What's a Batgirl to do but investigate, and the combination of Barbara's eidetic memory and fighting skills has things sorted by page 20 of an issue that feels a lot longer.
The impression is due to the packed script by Cameron Stewart and Brenden Fletcher, brought to visual life by Babs Tarr's art, after the breakdowns of Stewart. Maris Wicks applies appealing colours while the choices of letterer Jared K Fletcher are vital in selling the story. In short order we meet new roommates Frankie and Liz, learn that Barbara is to work on an urban geography project and see her create a new Batgirl costume. The fresh look is necessitated by her old gear going up in smoke in an explosion at Canary's building.
The outfit is cute, and plausible, but if she's going to be rocking on-trend earrings, she may wish to cover her ears - that mask doesn't exactly hide her face as it is, then there's the red hair, the narrowed area of crimefighting activity and her openness as regards her memory skills. If the new roomies haven't figured things out by the close of this first revamp issue, well, it looks as if someone else has.
There's a fair bit to enjoy here - the detail in the art is tremendous, taking us through the exterior and interior locales of Burnside. Tarr is adept at telling facial expressions, a huge plus. The new characters are sketched in well enough for a first look. Bad guy Riot Black is a good mixture of believable and comic book nonsense, and the way he's taken down is ingenious. Dinah and her phone is a hoot. The pace is excellent, with Babs' low-key questioning of witnesses presented in a smart back and forth manner that adds interest.
But for a comic that's meant to be a lighter take on Batgirl - just look at that fun cover by Stewart, complete with jaunty new logo - there's a surprisingly sour vibe. Mainly, it's Babs. OK, she's hungover for much of the issue, but my word, she's a grumpy mare, coming across more as a pouty teenager than a supposedly mature 21-year-old. For her, everything seems a chore.
The way she treats Dinah is appalling, Babs is incredibly selfish, moaning about her lost Batgirl gear when Dinah has lost everything she owns and could do with a little emotional support along with the couch.
She's only around for the first page, and pops up in a message later, but Alysia from Gail Simone's run is the only character in here I'd want to have a natter with in campus coffee shop Chiroptera (ha!). Everyone else comes across as a little too slacker, too studenty. And that could be a problem - I hope the emotionally grounded Alysia is carried over as a regular, as implied by the final issue of Gail Simone's run.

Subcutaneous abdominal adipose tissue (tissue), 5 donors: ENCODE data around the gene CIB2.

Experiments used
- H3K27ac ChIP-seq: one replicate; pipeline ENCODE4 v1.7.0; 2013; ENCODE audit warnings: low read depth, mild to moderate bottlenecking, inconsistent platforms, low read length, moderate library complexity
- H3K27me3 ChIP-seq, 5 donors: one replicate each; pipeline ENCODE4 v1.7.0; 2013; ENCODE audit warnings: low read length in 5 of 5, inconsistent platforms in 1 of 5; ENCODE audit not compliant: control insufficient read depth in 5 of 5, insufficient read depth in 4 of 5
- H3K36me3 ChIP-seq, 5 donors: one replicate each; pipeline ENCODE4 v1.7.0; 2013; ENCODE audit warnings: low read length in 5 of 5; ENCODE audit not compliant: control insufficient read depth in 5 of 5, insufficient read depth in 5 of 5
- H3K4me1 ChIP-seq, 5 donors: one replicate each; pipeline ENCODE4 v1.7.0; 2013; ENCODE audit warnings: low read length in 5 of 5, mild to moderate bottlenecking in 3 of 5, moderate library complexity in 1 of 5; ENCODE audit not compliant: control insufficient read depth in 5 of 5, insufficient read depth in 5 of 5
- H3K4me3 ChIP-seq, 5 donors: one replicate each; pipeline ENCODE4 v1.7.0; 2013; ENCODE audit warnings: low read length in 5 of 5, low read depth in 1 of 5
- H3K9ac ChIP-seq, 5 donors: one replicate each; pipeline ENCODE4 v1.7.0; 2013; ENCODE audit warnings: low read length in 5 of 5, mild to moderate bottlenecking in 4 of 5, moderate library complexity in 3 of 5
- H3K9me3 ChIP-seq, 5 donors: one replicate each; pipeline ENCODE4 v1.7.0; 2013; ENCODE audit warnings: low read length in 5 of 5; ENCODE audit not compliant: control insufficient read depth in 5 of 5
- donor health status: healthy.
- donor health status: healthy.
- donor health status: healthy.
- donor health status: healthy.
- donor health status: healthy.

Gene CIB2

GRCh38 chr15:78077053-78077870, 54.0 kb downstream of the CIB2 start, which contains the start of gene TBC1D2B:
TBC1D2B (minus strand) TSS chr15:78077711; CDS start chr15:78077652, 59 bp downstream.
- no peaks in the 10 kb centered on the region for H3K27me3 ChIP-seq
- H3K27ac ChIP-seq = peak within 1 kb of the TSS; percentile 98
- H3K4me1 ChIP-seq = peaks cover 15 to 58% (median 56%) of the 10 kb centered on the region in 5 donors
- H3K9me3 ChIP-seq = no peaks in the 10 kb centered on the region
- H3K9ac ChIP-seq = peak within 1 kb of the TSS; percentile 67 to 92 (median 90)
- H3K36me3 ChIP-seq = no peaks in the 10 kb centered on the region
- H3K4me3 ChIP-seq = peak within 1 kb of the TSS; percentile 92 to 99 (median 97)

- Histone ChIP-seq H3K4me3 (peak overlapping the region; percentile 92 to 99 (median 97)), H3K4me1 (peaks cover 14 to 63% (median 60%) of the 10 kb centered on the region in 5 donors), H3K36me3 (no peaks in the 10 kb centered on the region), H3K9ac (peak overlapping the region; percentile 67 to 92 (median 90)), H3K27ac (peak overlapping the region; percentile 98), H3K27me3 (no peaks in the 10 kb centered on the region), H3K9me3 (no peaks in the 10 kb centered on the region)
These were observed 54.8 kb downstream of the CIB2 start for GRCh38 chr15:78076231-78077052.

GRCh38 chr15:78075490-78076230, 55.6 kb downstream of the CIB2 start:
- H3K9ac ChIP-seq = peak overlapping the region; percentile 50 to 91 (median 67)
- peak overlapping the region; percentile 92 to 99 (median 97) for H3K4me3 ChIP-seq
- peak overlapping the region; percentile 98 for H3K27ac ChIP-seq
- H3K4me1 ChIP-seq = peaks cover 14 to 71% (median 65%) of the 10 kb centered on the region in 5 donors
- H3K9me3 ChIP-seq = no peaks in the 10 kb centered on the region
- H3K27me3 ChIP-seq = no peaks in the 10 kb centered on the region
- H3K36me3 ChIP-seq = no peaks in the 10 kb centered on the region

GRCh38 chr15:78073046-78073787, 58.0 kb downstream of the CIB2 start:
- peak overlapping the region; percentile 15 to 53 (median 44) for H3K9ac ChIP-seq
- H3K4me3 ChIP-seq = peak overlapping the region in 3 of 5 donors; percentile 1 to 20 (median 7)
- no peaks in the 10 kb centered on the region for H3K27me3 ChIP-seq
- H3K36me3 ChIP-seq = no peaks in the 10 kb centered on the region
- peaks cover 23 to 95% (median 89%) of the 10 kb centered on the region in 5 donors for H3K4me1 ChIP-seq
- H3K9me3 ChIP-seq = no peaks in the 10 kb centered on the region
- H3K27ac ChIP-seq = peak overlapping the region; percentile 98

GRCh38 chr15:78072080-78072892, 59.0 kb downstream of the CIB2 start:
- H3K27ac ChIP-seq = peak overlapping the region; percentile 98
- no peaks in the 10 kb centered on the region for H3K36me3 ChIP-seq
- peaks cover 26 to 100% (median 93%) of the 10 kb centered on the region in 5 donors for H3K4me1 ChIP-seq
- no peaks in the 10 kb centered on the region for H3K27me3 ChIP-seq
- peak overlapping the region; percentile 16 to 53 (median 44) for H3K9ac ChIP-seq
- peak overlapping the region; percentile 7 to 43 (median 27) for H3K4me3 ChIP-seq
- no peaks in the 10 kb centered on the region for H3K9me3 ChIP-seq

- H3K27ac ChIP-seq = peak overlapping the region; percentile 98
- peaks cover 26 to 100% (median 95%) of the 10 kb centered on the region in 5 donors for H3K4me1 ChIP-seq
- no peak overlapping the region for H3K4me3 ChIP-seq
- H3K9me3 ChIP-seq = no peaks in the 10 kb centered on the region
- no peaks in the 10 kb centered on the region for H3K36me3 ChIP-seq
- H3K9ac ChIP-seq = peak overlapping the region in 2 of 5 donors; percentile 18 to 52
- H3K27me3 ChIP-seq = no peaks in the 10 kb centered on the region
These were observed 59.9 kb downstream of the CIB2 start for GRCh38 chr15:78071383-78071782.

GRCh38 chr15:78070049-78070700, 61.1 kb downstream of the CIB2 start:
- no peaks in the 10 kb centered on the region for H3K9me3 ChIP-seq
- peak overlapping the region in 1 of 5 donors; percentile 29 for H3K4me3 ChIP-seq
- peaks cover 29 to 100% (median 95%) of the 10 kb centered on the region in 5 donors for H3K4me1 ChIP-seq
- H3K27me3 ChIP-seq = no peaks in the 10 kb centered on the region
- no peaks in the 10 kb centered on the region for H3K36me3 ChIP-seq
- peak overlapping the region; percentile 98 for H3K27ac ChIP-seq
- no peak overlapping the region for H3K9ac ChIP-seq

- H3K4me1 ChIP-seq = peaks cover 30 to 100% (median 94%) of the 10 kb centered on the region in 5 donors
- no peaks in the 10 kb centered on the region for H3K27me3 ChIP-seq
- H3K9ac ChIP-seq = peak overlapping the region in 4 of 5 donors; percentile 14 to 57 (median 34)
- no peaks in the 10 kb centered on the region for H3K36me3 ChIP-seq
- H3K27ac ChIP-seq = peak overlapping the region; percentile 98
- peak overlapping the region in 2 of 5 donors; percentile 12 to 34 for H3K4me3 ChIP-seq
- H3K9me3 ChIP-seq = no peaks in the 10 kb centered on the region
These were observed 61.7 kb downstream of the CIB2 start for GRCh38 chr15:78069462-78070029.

Batgirl's established super-memory is brought into play well, but hopefully won't be as front and centre in future as it is here - when you can remember everything, crimefighting can get a little too easy. Equating this opener to a TV pilot, though, it's understandable that the creators would show us the most impressive trick in Babs' stripped-back armoury.
While the use of social media adds a feeling of modernity, I'm already ready for a break from the constant references to apps and websites, and the in-panel messaging. Then again, Stewart and Fletcher may be suggesting that the real bad guy here is social media - it's likely not an accident that the dating app is Hooq ... everyone is hooked on their phones, like a drug.
Overall, though, I'd say this debut issue works. It sets out its store speedily and with style, putting the new tone front and centre. While the problems I have could be tweaked, they may actually be massive pluses for other readers. Maybe sighing Babs is a perfect reader identification figure for the young American woman of today. Still, next issue will hopefully give us a less 'morning after the night before' Batgirl and things won't feel quite so achingly hip.
The big takeout from this issue is that DC are offering something a bit different, trying to extend the audience. I could easily see the big sisters of the kids loving last week's excellent Gotham Academy - which also had Fletcher co-writing - embracing this book. A more diverse Batman line has to be a good thing, so I hope this new take finds its audience.